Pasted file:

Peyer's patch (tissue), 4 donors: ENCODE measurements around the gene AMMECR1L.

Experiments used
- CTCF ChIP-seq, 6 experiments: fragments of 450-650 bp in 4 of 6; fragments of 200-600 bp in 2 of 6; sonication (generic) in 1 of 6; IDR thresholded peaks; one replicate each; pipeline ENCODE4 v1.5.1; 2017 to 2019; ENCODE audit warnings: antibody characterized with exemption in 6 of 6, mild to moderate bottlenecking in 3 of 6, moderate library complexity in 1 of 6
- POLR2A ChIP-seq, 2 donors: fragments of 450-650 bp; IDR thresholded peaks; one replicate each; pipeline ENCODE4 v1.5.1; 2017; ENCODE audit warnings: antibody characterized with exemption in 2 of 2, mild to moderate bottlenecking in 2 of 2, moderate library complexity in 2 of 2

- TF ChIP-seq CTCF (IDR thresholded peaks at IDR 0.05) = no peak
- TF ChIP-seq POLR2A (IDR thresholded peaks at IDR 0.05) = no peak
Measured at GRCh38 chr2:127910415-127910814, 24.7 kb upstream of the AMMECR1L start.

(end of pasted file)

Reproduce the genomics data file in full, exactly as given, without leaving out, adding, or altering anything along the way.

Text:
Peyer's patch (tissue), 4 donors: ENCODE measurements around the gene AMMECR1L.

Experiments used
- CTCF ChIP-seq, 6 experiments: fragments of 450-650 bp in 4 of 6; fragments of 200-600 bp in 2 of 6; sonication (generic) in 1 of 6; IDR thresholded peaks; one replicate each; pipeline ENCODE4 v1.5.1; 2017 to 2019; ENCODE audit warnings: antibody characterized with exemption in 6 of 6, mild to moderate bottlenecking in 3 of 6, moderate library complexity in 1 of 6
- POLR2A ChIP-seq, 2 donors: fragments of 450-650 bp; IDR thresholded peaks; one replicate each; pipeline ENCODE4 v1.5.1; 2017; ENCODE audit warnings: antibody characterized with exemption in 2 of 2, mild to moderate bottlenecking in 2 of 2, moderate library complexity in 2 of 2

- TF ChIP-seq CTCF (IDR thresholded peaks at IDR 0.05) = no peak
- TF ChIP-seq POLR2A (IDR thresholded peaks at IDR 0.05) = no peak
Measured at GRCh38 chr2:127910415-127910814, 24.7 kb upstream of the AMMECR1L start.